The Investigator received an avalanche of email from readers appalled by alleged voter fraud emanating from locked-down UCSB dorms and, more importantly, the failure of law enforcement to investigate the complaint due to confusion over jurisdiction, which was the larger theme of that column.
Ms. A wrote: “Our election system is far too complicated … It should be transparent.”
Of course, transparency should always be the rule. However, election results are only transparent when citizens vote in person at polling stations and ID is cross-checked, just like it is at airports before passengers are allowed to fly. Voting by mail offers too many opportunities for cheating and fraud due to a ballot chain-of-custody murkiness.
Mr. G wrote: “The UCSB mail service is private. The employees are not USPS employees. There has been a push for registering students on campus to vote. After freshman year, most students move off campus. There could be thousands or tens of thousands of absentee ballots in possession of private mailing services.”
And more ominously: “My understanding is this occurs in most universities across the country that provide mail for on-campus residents. Students move out after freshman year, and their voter information continues to go to the university. For someone unscrupulous, this would be an ideal situation for voter fraud.”
In other words, what may have occurred at UCSB is not just a local issue, but quite likely a nationwide problem.
Mr. V wrote: “This is a multifaceted problem that involves UCSB, local elections officials and the U.S. Post Office. I have attached a copy of a list I created in September 2020 that points out the number of dwellings with 10 or more occupants with no unit/apt/box/suite. Same thing happens on a smaller scale at senior residences.”
A disturbing thought that requires further investigation.
Ms. K wrote: “Thank you for exposing it, but of course, the chance that it will be investigated is unlikely. We can only pray for an honest election next time. God bless you for being a truth teller.”
Since the mainstream political narrative calls for any talk of voter fraud in the 2020 election to be labeled “The Big Lie” (think George Orwell’s 1984 “newspeak”), pursued only by so-called “conspiracy theorists,” law enforcement may not be motivated to investigate.
(If you don’t know this quote from Voltaire, you should: “I may disagree with what you say, but I will defend with my life your right to say it.” This is a fundamental tenet of democracy, and if you don’t agree with it, take a vacation this summer to North Korea.)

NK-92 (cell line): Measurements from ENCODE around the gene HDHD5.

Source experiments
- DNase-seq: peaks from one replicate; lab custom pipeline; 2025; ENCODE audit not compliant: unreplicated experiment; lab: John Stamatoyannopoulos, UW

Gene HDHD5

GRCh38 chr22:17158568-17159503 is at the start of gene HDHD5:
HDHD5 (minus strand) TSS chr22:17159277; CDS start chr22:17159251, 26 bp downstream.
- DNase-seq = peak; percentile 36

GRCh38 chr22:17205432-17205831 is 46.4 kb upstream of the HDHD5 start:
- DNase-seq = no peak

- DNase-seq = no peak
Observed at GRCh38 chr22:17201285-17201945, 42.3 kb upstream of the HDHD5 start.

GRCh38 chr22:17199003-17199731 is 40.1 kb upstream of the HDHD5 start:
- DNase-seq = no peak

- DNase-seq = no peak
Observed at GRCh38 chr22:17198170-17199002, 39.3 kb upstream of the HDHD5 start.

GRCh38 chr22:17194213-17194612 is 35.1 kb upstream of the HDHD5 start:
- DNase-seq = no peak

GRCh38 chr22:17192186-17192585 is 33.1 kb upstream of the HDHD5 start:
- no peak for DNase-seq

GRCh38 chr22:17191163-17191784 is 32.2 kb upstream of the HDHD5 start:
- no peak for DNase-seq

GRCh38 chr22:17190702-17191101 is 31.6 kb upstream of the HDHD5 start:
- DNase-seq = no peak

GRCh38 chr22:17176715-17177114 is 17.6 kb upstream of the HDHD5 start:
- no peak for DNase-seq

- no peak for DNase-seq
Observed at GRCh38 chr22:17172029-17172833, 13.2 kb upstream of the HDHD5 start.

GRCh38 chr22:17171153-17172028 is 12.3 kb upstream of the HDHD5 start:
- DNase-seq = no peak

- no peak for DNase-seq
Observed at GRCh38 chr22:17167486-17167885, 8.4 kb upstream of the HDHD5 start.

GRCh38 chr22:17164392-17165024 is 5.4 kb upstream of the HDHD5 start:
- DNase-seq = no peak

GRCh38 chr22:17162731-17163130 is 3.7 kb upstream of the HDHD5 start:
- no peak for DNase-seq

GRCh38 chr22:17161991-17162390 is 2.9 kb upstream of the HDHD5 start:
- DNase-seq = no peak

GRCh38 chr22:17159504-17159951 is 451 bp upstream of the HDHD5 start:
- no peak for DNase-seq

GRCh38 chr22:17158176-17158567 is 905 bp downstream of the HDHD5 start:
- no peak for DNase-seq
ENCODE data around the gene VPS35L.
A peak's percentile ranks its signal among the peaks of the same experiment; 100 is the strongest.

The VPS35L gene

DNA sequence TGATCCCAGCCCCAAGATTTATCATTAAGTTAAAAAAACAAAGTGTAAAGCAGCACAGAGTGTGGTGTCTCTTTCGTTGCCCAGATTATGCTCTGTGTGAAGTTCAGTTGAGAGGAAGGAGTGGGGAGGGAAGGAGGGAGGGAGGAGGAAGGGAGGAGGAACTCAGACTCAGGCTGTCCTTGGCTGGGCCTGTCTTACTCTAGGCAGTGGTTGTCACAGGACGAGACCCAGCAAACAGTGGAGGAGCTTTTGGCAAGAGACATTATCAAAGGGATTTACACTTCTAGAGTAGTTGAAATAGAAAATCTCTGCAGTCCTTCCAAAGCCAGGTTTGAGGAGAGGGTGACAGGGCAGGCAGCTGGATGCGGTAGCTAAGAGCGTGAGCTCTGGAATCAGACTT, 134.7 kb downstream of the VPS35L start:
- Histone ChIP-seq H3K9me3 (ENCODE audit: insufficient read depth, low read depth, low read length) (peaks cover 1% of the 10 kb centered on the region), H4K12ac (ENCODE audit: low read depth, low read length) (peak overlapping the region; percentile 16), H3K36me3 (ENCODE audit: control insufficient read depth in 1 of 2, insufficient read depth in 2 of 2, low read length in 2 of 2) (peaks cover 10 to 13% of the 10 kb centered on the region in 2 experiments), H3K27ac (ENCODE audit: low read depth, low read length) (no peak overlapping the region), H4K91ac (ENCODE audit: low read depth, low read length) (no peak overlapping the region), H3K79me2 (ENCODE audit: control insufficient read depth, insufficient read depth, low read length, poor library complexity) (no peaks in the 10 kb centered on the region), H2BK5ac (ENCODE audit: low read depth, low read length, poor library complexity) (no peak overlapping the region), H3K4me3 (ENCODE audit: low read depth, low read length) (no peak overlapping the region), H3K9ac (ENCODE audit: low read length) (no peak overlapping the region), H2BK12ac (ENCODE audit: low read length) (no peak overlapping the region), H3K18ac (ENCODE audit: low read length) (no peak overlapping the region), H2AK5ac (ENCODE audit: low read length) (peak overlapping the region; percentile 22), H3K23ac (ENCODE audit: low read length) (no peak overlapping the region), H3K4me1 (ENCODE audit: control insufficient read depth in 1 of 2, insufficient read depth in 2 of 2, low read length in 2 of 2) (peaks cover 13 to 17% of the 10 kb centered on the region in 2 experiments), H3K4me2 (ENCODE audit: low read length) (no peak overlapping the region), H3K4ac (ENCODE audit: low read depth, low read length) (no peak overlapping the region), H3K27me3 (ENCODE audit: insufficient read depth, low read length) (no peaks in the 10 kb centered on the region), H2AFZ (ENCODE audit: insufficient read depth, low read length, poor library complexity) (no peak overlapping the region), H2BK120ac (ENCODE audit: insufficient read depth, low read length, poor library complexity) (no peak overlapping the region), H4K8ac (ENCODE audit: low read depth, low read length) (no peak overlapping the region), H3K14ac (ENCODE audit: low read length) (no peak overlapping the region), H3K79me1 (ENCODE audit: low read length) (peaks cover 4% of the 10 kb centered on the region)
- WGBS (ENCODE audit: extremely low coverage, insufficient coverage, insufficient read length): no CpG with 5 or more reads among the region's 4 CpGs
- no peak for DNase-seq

Mr. A wrote: “It’s pointless to report when we know there will be no follow up or independent investigation by paid government officials who are supposed to be apolitical! Santa Barbara is under single party control with officials in control of election outcomes.”
How very sad (and un-American) if true.
Ms. J wrote: “I am not at all surprised to learn about this failed investigation. My son and his roommates had fellow class men knocking at their door almost every week during the election, trying to discourage their conservative views and sometimes ridiculing them for their love for our president. They couldn’t even wave his flag for fear they would be a target.
“They even changed his voting address to his Isla Vista address in hopes he would not get it due to the apartment being vacant over COVID. Luckily, we caught it by logging into the voter information link.
“Also, administrators and professors didn’t leave any room for him to critically or freely think. It was a one-way road, and if you weren’t on it, you’d fail. So incredibly sad for our kids to be succumbed to this kind of teaching.”
Again, how very sad indeed. What ever happened to real educators and an objective liberal arts program?
Mr. E wrote: “It seems our government officials now fail to perform their duties at every level of government. If things don’t change, our country is headed for a disaster.”
Government bureaucracies exist to grow and increase their budgets. With assured pensions and health benefits, most bureaucrats have little incentive to do much more than show up and do the time.
Ms. S suggests: “As an investigative reporter, you also have the opportunity to become an investigative teacher. Perhaps a future article could ‘teach’ Californians how to personally ‘investigate’ election ‘issues’ within their own counties.”
Ms. P wrote: “For me, the issue of voter integrity is not about Trump. but whether the U.S.A. is a republic or a banana republic.”
As in, gone bananas.
Mr. F wrote: “Was there a candidate or candidates with razor edge victories, either state or federal, that benefited from the 3,000 votes?”
Every election is important and deserves a voting system with integrity. Yet, very true, this was not about President Donald Trump, who would never have carried California. It was about local candidates.
Ms. R wrote: “I believe the responsibility for the problem goes to Joseph Holland, County Tax Collector, County Recorder, Assessor and Registrar of Voters. Please see what happened to Tommy Gong, County Recorder for San Luis Obispo, leaving his position. The real reason he left was because 100 people came to his office, presenting him with affidavits of illegalities during the voting process, of which he is to be held accountable.”
Most certainly, the buck stops with Joseph Holland. If Mr. Holland allowed fraudulent votes to be counted, he should be booted out in November when he runs for re-election.
Mr. M wrote: “The election fraud, especially in Santa Barbara, San Luis Obispo and Ventura counties, by the elected registrars goes way beyond the suspected illegally-voted ballots. The evidence of felonies and misdemeanors in connection with local measures are not open to dispute. The ballots, voter guides, election calendars are all public record and speak for themselves.”
To anyone with such evidence: Please send it our way.